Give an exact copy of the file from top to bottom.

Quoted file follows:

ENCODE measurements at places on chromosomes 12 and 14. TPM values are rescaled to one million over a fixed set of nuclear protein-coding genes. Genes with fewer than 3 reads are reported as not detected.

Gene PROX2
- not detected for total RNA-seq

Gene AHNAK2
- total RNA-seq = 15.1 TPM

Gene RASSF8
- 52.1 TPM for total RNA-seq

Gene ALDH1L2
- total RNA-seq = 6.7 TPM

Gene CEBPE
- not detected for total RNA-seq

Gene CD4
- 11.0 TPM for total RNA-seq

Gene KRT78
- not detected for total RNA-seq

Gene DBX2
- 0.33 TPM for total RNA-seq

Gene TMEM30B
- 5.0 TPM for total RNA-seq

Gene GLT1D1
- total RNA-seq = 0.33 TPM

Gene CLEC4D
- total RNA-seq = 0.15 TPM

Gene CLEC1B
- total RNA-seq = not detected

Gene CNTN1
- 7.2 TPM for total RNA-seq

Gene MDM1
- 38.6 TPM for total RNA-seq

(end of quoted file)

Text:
ENCODE measurements at places on chromosomes 12 and 14. TPM values are rescaled to one million over a fixed set of nuclear protein-coding genes. Genes with fewer than 3 reads are reported as not detected.

Gene PROX2
- not detected for total RNA-seq

Gene AHNAK2
- total RNA-seq = 15.1 TPM

Gene RASSF8
- 52.1 TPM for total RNA-seq

Gene ALDH1L2
- total RNA-seq = 6.7 TPM

Gene CEBPE
- not detected for total RNA-seq

Gene CD4
- 11.0 TPM for total RNA-seq

Gene KRT78
- not detected for total RNA-seq

Gene DBX2
- 0.33 TPM for total RNA-seq

Gene TMEM30B
- 5.0 TPM for total RNA-seq

Gene GLT1D1
- total RNA-seq = 0.33 TPM

Gene CLEC4D
- total RNA-seq = 0.15 TPM

Gene CLEC1B
- total RNA-seq = not detected

Gene CNTN1
- 7.2 TPM for total RNA-seq

Gene MDM1
- 38.6 TPM for total RNA-seq